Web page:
A homeless Brooklyn man is suing his parents and blaming them for his homeless status because they didn’t show him enough love while he was growing up. This lawsuit gets even more bizarre as this 32-year-old man also offers a very strange solution for the damage done to his siblings along with himself in his $200,000 lawsuit, according to the New York Daily News on Thursday, Feb. 21, 2011.
Bernard Anderson Bey is one of six siblings and he claims that his five brothers and sisters are all on public assistance. This is due to the way they were brought up by his parents he claims. To remedy this situation he wants his parents to mortgage their Bedford-Stuyvesant home and buy two Domino Pizza franchises so the entire family will have access to a job.
Bey claims in the lawsuit:
“Our whole family is really poor, and my father doesn’t care about the situation,” Bey said yesterday. “I feel unloved and abandoned.”
This self-filed lawsuit at the Brooklyn Supreme Court also states that his father beat him and called him names like “bastard” and “mother-f*cker.” He also claims that his father did drugs in front of Bey as a child, the statement conveys.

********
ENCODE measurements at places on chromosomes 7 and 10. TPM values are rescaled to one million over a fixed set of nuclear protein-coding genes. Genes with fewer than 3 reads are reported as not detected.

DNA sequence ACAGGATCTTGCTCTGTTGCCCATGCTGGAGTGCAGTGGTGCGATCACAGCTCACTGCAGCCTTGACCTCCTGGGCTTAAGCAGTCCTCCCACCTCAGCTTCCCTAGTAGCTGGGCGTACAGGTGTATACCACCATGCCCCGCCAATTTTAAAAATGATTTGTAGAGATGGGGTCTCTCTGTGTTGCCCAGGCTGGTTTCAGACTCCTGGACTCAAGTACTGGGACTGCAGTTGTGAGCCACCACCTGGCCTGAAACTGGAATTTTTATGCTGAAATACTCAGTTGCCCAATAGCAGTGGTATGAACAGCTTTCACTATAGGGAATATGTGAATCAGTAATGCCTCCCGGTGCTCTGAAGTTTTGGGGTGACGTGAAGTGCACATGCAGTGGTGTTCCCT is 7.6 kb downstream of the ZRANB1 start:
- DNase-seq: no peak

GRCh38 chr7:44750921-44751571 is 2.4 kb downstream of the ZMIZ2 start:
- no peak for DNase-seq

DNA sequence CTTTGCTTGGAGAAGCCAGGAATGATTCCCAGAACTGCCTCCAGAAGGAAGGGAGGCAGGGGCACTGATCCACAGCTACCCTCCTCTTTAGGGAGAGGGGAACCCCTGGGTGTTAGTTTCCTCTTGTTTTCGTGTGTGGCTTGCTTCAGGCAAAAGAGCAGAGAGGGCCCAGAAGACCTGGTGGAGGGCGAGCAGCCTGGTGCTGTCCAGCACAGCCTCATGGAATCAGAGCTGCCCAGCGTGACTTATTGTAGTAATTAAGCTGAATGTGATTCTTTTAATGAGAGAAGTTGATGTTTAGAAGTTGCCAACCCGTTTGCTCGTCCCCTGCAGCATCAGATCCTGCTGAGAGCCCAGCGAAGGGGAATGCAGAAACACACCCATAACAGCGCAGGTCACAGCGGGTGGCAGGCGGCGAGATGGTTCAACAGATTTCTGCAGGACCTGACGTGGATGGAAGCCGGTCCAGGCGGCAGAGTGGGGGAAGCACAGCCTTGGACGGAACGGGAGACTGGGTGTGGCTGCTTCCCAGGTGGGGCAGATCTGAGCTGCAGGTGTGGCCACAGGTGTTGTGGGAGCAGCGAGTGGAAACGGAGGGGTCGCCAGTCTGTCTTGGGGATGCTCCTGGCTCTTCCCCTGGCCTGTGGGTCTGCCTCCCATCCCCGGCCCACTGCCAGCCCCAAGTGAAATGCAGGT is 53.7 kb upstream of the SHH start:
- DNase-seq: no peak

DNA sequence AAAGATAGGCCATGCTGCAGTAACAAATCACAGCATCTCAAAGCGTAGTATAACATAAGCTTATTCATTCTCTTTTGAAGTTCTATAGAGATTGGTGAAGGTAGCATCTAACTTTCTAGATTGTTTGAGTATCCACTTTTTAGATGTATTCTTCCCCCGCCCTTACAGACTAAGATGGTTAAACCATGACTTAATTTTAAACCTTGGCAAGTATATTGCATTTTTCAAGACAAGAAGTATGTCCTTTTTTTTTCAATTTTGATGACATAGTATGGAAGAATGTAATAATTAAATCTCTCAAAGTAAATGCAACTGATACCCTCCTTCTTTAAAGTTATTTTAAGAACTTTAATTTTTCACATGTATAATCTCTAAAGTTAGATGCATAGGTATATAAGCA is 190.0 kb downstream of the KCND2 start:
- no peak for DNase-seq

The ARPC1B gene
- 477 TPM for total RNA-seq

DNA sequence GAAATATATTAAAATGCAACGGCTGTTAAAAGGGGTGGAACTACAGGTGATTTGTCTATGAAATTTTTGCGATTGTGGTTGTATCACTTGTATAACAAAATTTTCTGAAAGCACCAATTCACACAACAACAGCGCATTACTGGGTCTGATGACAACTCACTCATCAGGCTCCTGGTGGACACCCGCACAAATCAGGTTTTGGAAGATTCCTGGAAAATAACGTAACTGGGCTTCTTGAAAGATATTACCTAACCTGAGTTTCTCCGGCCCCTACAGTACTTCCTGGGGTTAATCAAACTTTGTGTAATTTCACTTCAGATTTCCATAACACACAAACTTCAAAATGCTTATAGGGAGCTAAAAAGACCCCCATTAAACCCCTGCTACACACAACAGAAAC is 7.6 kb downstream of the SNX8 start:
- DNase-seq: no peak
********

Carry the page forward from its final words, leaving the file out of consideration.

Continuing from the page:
As for Bey’s mother, she said that she is afraid of her eldest son and she told the media that he’s 32 years old and “that speaks for itself.” She says at 32, you can’t keep blaming your parents for the choices you make in your adult life.
The father dismissed Bey’s lawsuit saying he’s not related to him, he is just his step-son and denied Bey’s accusations. A sister had a short sentence to explain her brother, she called him “crazy and a pathological liar.” The sister said she wasn’t on public assistance and her parents “were not terrible.” She went on to say that Bey choose the life he is leading today.
While Bey understands he is entitled to nothing from his parents legally, he thinks his lawsuit will give his father (step-father) the opportunity to help his kids get jobs if he does decide to take his suggestion of mortgaging their home and purchasing two Domino’s Pizza stores. He sees this as a chance for the father to help his family “break the bonds of poverty,” by buying the franchises.